Iceland is a land of diversity and contrast. Geologically speaking, Iceland is relatively young, and the landscape is still being forged by frequent volcanic eruptions. Iceland is located on a volcanic hot spot resulting in many geothermal areas around the country with steaming vents, geysers, mud pools, and sometimes warm natural pools to bathe in.
Iceland is just over 100,000 square kilometres (40,000 square miles) with 11% covered with glaciers including the largest one in Europe, Vatnajökull Glacier. This land of fire and ice offers a variety of stunning landscapes and breathtaking scenery.
Over 322,000 people live in Iceland with over half of them living in and around the capital, Reykjavík. Iceland is the most sparsely populated country in Europe with an average of just over three persons per square kilometre.
The national language is Icelandic, but most Icelanders speak very good English.
Most historians agree that Iceland was settled in the year 847 when a man named Ingólfur Arnarson settled in Reykjavík, although some indications point to the conclusion that Iceland was first settled by Irish monks living on the small island of Papey just of the shores of Iceland.
Most Icelanders where heathens until the year 1000 when a mass conversion to Christianity occurred. Today most people (over 80%) are Lutheran Christians. Religious freedom is guaranteed by law through the Icelandic constitution.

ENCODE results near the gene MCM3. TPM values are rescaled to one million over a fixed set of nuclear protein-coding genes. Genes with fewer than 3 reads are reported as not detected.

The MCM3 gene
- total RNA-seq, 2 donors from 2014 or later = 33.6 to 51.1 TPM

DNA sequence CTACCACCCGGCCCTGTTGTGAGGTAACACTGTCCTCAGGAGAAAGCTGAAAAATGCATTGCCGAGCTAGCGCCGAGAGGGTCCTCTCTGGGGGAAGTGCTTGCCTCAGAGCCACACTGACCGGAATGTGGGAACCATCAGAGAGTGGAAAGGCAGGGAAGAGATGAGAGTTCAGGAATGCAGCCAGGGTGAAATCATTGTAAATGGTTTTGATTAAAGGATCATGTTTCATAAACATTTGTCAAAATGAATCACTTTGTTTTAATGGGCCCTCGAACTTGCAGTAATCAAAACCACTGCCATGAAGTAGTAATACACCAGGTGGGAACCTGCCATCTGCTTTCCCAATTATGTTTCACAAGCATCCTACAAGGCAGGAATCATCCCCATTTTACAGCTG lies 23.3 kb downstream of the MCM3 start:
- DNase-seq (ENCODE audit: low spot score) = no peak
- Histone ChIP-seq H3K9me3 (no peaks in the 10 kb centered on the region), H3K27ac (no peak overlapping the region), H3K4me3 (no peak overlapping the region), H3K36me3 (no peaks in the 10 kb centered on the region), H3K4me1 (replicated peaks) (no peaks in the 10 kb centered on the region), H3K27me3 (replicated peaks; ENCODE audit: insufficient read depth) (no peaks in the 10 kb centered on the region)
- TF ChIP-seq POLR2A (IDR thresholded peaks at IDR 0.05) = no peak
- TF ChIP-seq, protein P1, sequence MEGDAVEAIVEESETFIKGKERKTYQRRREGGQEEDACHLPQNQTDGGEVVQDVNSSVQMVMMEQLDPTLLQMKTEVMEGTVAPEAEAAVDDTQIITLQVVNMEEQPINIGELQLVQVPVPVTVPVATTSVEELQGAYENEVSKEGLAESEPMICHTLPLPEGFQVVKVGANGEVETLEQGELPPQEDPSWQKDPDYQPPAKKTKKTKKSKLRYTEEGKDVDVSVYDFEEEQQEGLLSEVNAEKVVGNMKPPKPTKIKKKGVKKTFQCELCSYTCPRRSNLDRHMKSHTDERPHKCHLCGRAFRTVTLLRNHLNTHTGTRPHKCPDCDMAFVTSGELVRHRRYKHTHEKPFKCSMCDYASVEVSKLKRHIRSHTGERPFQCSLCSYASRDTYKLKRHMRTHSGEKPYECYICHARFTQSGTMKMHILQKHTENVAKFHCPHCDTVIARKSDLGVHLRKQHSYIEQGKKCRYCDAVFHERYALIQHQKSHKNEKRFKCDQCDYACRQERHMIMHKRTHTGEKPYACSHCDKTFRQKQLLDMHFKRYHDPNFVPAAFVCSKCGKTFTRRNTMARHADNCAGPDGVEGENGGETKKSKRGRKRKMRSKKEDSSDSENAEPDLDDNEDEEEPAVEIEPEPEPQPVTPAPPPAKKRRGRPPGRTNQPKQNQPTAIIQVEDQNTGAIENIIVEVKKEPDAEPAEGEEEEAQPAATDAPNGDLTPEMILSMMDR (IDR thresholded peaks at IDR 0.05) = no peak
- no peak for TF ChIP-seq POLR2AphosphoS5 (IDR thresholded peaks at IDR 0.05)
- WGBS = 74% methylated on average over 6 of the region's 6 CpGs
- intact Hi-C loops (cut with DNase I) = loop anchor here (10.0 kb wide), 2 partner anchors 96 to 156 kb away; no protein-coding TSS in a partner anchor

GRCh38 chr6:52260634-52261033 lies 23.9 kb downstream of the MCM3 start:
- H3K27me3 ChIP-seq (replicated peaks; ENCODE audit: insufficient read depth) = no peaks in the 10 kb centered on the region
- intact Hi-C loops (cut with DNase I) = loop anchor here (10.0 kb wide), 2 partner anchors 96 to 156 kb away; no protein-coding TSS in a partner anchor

Because of its location on a volcanic hot spot, Iceland possesses almost infinite geothermal energy. Most Icelandic homes are heated by geothermal water collected in deep boreholes and channelled through a network of pipes. This method of heating houses is environmentally friendly and rather cheap compared to other methods of heating. In Iceland there are over 100 swimming pools heated by geothermal energy. Hydroelectric power produces over 80% of Iceland’s electricity.
Iceland´s greatest resource is fishing; Icelanders have always been highly dependent on fishing and fish processing as the main recourse of revenue for the nation. Today, the main industries in Iceland are fish processing, aluminium smelting, geothermal power, hydropower, and tourism.
For the natural environment of Iceland to be sustainable and accommodate the increasing numbers of visitors, it is vital to promote sustainable tourism. Iceland´s nature is fragile and relatively unspoiled; it needs to be approached with caution and respect. In order to preserve the unique natural environment for future generations, we encourage all visitors to do their very best to leave no trace of their visit behind.